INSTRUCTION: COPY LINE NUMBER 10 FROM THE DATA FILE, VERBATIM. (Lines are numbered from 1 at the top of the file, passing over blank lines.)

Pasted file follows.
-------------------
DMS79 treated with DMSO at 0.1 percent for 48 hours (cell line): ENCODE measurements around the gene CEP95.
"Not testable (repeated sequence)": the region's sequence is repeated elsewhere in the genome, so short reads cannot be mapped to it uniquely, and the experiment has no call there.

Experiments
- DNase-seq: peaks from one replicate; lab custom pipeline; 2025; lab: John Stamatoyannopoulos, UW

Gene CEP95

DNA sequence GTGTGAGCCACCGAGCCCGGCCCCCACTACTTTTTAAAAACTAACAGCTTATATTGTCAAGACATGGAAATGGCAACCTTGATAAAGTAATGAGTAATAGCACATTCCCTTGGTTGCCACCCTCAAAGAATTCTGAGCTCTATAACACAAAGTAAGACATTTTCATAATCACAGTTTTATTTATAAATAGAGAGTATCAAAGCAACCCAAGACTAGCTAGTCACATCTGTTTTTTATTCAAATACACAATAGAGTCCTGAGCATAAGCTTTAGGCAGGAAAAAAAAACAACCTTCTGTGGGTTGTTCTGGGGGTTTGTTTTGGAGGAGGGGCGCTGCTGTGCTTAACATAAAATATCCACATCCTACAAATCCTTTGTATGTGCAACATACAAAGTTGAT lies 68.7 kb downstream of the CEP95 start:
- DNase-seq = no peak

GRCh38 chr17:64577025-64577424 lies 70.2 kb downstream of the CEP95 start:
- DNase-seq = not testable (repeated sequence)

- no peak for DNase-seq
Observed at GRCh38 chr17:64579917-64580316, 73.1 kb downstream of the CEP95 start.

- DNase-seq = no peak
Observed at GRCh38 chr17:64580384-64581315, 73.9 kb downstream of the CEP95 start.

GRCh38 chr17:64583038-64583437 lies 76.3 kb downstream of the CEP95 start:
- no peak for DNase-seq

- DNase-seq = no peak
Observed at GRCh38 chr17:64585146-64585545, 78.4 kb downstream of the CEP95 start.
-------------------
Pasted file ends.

- no peak for DNase-seq